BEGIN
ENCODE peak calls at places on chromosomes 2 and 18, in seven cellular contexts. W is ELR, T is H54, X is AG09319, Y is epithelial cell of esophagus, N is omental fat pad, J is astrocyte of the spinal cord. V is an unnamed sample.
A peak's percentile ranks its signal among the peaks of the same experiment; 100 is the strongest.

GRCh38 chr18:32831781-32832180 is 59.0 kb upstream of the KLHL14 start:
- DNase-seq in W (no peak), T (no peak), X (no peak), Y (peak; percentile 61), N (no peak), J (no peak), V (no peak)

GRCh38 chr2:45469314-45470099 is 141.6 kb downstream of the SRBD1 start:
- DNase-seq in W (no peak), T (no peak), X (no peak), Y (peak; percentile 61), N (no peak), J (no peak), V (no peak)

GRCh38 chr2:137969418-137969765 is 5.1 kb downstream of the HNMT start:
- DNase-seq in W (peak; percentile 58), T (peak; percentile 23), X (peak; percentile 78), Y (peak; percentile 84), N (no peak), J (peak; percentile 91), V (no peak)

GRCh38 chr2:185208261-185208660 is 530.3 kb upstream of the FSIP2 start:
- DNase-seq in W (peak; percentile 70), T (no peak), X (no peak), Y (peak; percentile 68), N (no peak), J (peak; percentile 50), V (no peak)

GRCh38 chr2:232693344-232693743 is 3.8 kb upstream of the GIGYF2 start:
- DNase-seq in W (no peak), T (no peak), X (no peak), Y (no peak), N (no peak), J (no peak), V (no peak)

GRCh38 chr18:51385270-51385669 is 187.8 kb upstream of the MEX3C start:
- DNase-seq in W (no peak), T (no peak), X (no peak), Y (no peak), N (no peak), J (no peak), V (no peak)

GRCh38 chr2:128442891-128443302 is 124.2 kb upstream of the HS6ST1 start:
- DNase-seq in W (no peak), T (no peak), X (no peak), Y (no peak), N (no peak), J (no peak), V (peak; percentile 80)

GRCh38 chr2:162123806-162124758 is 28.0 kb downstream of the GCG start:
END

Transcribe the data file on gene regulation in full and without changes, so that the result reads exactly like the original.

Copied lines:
ENCODE peak calls at places on chromosomes 2 and 18, in seven cellular contexts. W is ELR, T is H54, X is AG09319, Y is epithelial cell of esophagus, N is omental fat pad, J is astrocyte of the spinal cord. V is an unnamed sample.
A peak's percentile ranks its signal among the peaks of the same experiment; 100 is the strongest.

GRCh38 chr18:32831781-32832180 is 59.0 kb upstream of the KLHL14 start:
- DNase-seq in W (no peak), T (no peak), X (no peak), Y (peak; percentile 61), N (no peak), J (no peak), V (no peak)

GRCh38 chr2:45469314-45470099 is 141.6 kb downstream of the SRBD1 start:
- DNase-seq in W (no peak), T (no peak), X (no peak), Y (peak; percentile 61), N (no peak), J (no peak), V (no peak)

GRCh38 chr2:137969418-137969765 is 5.1 kb downstream of the HNMT start:
- DNase-seq in W (peak; percentile 58), T (peak; percentile 23), X (peak; percentile 78), Y (peak; percentile 84), N (no peak), J (peak; percentile 91), V (no peak)

GRCh38 chr2:185208261-185208660 is 530.3 kb upstream of the FSIP2 start:
- DNase-seq in W (peak; percentile 70), T (no peak), X (no peak), Y (peak; percentile 68), N (no peak), J (peak; percentile 50), V (no peak)

GRCh38 chr2:232693344-232693743 is 3.8 kb upstream of the GIGYF2 start:
- DNase-seq in W (no peak), T (no peak), X (no peak), Y (no peak), N (no peak), J (no peak), V (no peak)

GRCh38 chr18:51385270-51385669 is 187.8 kb upstream of the MEX3C start:
- DNase-seq in W (no peak), T (no peak), X (no peak), Y (no peak), N (no peak), J (no peak), V (no peak)

GRCh38 chr2:128442891-128443302 is 124.2 kb upstream of the HS6ST1 start:
- DNase-seq in W (no peak), T (no peak), X (no peak), Y (no peak), N (no peak), J (no peak), V (peak; percentile 80)

GRCh38 chr2:162123806-162124758 is 28.0 kb downstream of the GCG start: